Monitor Frontier Markets has a crew of about 20 working, at various levels, although the paper has a network of 200 correspondents around the globe. The news is delivered by email, but it also has an website. The emails are segmented by regions of the world. The Monitor is also considering emails by industry such as industry, finance and telecommunications.
“Right now we’re offering daily emails by region, and we also do in-depth reports such as a 2014 report where we saw the most changes and most opportunities coming down the pike in the coming year,” said Clark.
As for the price, Clark said, “We’re kind of working on that.” Rates will differ based on industry verticals and the type of information that a client will want. The Monitor Frontier Markets content will not appear in full on the Monitor website.
“The aim of this is to provide a forward-looking lens,” said Clark. “Every story page has a full briefing, and before you get to the full text, you get a synopsis of why you should be reading this and three impact statements” that show the business, security and social impact of news events. “There aren’t a lot of people doing business news in this way, looking at what Western and foreign investors are trying to do in these countries. Bangladesh is a good example.”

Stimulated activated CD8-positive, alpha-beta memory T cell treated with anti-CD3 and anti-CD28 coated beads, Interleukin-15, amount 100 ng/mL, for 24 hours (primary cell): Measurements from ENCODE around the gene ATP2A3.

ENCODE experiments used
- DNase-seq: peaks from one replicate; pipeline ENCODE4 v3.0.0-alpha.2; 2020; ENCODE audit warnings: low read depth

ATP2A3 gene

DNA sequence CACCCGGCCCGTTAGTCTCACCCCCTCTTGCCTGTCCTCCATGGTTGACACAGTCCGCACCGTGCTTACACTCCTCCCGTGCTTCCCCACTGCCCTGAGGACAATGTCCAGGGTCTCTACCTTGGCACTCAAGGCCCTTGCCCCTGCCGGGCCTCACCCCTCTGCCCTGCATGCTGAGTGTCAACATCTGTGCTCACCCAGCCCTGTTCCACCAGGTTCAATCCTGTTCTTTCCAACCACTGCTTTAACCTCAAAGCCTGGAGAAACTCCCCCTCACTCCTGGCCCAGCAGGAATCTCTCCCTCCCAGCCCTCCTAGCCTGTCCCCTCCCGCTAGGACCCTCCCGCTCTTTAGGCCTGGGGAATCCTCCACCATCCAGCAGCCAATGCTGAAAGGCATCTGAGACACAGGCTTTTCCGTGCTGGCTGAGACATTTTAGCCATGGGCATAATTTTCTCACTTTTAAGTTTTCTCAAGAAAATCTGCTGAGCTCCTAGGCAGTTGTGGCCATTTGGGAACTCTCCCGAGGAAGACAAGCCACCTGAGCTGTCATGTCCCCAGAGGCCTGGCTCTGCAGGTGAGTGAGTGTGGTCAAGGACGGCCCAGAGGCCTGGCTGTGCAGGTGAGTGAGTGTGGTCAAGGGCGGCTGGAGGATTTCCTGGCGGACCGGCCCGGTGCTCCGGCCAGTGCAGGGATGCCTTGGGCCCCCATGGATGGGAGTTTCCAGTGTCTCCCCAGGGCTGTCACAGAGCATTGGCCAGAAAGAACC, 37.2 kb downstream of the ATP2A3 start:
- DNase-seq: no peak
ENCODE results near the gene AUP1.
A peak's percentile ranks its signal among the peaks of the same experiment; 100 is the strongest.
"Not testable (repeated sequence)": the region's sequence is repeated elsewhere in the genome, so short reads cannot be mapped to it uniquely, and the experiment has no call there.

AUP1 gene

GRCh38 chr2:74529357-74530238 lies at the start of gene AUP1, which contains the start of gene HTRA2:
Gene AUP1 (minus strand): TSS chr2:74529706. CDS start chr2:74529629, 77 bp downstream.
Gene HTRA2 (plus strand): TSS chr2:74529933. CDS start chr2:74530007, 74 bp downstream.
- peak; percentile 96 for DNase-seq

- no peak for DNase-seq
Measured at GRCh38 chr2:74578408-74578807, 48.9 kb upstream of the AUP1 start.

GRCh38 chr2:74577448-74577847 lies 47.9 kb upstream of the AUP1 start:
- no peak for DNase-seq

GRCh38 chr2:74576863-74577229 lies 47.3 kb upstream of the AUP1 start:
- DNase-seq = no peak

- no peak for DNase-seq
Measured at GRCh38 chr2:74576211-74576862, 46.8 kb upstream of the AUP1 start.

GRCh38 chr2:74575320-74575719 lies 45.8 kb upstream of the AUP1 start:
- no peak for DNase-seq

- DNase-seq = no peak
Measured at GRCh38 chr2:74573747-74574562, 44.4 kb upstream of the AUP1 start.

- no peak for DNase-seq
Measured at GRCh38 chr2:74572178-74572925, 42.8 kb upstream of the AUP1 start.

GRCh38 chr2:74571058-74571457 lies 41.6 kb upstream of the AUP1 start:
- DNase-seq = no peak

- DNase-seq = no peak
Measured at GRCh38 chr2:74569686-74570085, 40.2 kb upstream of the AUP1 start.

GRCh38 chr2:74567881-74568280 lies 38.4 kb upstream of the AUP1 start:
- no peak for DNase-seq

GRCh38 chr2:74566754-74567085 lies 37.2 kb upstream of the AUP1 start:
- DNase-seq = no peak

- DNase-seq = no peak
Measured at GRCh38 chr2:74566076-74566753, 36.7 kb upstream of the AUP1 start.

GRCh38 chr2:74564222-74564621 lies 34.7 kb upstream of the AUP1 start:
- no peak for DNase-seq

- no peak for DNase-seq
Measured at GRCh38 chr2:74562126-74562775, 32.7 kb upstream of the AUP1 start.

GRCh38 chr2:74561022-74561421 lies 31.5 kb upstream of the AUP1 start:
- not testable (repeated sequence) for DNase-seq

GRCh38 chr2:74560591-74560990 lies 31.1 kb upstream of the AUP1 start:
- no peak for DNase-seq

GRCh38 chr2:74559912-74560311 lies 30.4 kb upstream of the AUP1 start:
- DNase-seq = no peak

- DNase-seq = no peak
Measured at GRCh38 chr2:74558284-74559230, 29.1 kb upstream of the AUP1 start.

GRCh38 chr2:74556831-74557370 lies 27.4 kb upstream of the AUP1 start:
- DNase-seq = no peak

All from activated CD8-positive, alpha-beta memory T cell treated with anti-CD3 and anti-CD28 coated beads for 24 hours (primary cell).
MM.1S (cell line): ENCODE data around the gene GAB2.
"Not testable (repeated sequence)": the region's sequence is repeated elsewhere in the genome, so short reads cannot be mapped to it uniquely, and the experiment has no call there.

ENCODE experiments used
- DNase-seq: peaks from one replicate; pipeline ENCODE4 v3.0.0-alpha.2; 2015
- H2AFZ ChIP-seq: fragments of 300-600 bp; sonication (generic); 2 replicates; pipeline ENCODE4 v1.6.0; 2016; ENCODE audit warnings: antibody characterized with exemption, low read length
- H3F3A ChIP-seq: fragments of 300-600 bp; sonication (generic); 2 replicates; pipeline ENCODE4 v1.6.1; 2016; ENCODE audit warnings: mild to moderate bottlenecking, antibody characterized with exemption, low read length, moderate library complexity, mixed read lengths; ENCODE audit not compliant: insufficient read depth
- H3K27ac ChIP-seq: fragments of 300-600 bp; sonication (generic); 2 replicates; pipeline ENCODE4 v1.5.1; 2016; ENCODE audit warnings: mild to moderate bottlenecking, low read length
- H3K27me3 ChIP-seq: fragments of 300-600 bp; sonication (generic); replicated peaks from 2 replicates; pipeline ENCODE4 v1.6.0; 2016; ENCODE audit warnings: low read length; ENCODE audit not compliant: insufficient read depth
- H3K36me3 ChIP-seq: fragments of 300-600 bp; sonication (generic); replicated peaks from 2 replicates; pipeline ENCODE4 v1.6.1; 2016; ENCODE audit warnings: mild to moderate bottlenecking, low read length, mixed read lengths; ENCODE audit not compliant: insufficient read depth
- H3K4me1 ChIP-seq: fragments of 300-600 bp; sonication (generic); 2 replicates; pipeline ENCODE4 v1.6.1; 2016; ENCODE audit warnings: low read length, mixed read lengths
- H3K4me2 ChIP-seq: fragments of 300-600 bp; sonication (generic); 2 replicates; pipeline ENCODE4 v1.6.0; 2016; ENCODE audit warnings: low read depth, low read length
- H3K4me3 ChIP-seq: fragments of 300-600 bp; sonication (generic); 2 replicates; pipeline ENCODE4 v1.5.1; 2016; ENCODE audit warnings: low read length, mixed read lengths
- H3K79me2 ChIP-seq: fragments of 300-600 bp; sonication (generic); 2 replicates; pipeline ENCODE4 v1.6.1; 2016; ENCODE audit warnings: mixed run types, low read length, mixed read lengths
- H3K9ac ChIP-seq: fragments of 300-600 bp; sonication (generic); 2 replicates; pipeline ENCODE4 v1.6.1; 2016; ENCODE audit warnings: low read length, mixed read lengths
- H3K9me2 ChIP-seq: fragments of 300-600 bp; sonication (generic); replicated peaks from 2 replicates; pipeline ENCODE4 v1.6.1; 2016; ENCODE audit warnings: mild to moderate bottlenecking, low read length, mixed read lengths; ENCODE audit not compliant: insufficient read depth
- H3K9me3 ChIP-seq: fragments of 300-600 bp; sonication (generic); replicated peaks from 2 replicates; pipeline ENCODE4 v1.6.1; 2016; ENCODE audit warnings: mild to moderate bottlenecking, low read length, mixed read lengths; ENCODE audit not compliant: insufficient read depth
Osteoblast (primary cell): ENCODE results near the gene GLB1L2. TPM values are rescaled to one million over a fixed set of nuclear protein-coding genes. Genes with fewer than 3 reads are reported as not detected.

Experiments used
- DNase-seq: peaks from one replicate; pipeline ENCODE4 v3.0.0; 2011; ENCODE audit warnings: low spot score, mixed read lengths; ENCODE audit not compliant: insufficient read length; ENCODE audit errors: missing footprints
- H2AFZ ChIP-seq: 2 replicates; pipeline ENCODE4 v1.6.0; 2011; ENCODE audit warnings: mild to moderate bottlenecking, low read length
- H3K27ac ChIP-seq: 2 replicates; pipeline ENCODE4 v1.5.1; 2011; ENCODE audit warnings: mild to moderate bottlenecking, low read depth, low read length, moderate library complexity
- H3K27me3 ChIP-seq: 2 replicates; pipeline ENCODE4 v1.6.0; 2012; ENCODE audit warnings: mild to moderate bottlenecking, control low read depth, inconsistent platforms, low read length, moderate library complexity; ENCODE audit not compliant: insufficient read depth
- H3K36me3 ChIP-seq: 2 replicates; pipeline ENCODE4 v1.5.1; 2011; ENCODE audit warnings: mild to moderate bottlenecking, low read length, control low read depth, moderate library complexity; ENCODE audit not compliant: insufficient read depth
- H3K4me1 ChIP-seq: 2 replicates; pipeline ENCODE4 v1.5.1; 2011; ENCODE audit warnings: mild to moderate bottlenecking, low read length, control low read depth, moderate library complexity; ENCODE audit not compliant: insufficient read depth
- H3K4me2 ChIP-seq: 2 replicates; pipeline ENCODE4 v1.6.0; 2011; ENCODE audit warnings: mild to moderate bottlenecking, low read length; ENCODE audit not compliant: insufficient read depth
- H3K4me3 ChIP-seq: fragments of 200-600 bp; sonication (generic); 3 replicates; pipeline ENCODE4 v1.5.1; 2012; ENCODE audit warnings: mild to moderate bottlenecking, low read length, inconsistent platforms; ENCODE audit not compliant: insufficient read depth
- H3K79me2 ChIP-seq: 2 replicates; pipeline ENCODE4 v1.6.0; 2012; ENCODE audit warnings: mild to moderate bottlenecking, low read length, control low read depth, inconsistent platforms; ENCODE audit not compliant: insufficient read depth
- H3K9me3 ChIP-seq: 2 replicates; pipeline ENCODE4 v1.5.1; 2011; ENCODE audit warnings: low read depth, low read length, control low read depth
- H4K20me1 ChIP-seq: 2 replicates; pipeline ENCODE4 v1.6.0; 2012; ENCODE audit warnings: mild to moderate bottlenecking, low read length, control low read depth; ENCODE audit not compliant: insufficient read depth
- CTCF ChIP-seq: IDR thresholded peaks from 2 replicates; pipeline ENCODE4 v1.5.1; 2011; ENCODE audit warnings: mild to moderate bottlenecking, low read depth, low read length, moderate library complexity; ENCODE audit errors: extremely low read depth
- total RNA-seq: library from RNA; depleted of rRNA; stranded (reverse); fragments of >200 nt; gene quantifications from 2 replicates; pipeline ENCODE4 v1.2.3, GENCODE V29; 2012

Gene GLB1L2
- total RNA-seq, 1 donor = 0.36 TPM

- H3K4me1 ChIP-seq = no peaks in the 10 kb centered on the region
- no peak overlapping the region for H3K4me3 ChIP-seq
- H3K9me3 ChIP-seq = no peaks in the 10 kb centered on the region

Bangladesh has recently had protests that have blocked trade, preventing garment industry orders from being filled.
The editor in chief of is Marshall Ingwerson, who is also managing editor of the Monitor. The managing editor is Ben Arnoldy, who is deputy international editor of the Monitor.
by Chris Roush
Mark DeCambre, a business reporter at the New York Post, has been hired by the Quartz business news site.
DeCambre will be covering banks, hedge funds and other global finance firms. At the New York Post, he most recently served as the Wall Street reporter. DeCambre will be based in New York. Last year, DeCambre broke the story about how some Wall Street banks were upset with Bloomberg News using its terminals to report about its employees.
His hiring rounds out Quartz’ global business and finance team covering finance, markets, economics and related topics.
In addition, Rachel Feltman has been appointed medical and health reporter at Quartz and will be based in New York. She recently completed her master’s in science, health and environmental reporting at NYU. Feltman is launching the medical and health beat for Quartz.
Christopher Mims has been promoted to technology, science and health editor for Quartz and will remain based in Baltimore. He will continue to write articles while providing coverage guidance, coordination and story editing for the tech group.